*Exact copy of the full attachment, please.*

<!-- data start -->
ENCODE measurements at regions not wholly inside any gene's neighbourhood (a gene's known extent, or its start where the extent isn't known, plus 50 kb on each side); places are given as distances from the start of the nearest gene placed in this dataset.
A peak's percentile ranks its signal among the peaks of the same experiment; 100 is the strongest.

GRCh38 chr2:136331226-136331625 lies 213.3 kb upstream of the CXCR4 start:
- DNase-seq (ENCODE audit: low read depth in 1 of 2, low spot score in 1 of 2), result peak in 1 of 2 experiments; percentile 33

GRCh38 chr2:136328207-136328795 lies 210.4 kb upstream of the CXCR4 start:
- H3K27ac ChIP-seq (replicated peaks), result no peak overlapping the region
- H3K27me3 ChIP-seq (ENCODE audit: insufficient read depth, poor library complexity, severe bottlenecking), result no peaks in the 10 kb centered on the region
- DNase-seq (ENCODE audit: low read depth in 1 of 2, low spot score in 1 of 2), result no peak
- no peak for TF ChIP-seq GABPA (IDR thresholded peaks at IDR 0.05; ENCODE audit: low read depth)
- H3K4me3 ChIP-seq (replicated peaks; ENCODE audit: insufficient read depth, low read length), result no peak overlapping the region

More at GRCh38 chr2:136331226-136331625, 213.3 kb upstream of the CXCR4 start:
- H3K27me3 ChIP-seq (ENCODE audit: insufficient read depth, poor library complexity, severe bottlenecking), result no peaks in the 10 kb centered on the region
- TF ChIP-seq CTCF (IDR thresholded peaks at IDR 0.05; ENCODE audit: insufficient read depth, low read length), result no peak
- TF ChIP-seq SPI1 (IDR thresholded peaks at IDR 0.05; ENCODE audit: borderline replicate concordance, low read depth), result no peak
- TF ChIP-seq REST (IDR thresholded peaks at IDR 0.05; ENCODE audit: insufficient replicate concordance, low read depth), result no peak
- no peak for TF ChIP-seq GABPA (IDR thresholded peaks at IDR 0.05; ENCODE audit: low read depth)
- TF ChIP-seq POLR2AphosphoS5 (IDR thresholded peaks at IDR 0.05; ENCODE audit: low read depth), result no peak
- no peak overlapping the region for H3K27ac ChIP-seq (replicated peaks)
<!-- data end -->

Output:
ENCODE measurements at regions not wholly inside any gene's neighbourhood (a gene's known extent, or its start where the extent isn't known, plus 50 kb on each side); places are given as distances from the start of the nearest gene placed in this dataset.
A peak's percentile ranks its signal among the peaks of the same experiment; 100 is the strongest.

GRCh38 chr2:136331226-136331625 lies 213.3 kb upstream of the CXCR4 start:
- DNase-seq (ENCODE audit: low read depth in 1 of 2, low spot score in 1 of 2), result peak in 1 of 2 experiments; percentile 33

GRCh38 chr2:136328207-136328795 lies 210.4 kb upstream of the CXCR4 start:
- H3K27ac ChIP-seq (replicated peaks), result no peak overlapping the region
- H3K27me3 ChIP-seq (ENCODE audit: insufficient read depth, poor library complexity, severe bottlenecking), result no peaks in the 10 kb centered on the region
- DNase-seq (ENCODE audit: low read depth in 1 of 2, low spot score in 1 of 2), result no peak
- no peak for TF ChIP-seq GABPA (IDR thresholded peaks at IDR 0.05; ENCODE audit: low read depth)
- H3K4me3 ChIP-seq (replicated peaks; ENCODE audit: insufficient read depth, low read length), result no peak overlapping the region

More at GRCh38 chr2:136331226-136331625, 213.3 kb upstream of the CXCR4 start:
- H3K27me3 ChIP-seq (ENCODE audit: insufficient read depth, poor library complexity, severe bottlenecking), result no peaks in the 10 kb centered on the region
- TF ChIP-seq CTCF (IDR thresholded peaks at IDR 0.05; ENCODE audit: insufficient read depth, low read length), result no peak
- TF ChIP-seq SPI1 (IDR thresholded peaks at IDR 0.05; ENCODE audit: borderline replicate concordance, low read depth), result no peak
- TF ChIP-seq REST (IDR thresholded peaks at IDR 0.05; ENCODE audit: insufficient replicate concordance, low read depth), result no peak
- no peak for TF ChIP-seq GABPA (IDR thresholded peaks at IDR 0.05; ENCODE audit: low read depth)
- TF ChIP-seq POLR2AphosphoS5 (IDR thresholded peaks at IDR 0.05; ENCODE audit: low read depth), result no peak
- no peak overlapping the region for H3K27ac ChIP-seq (replicated peaks)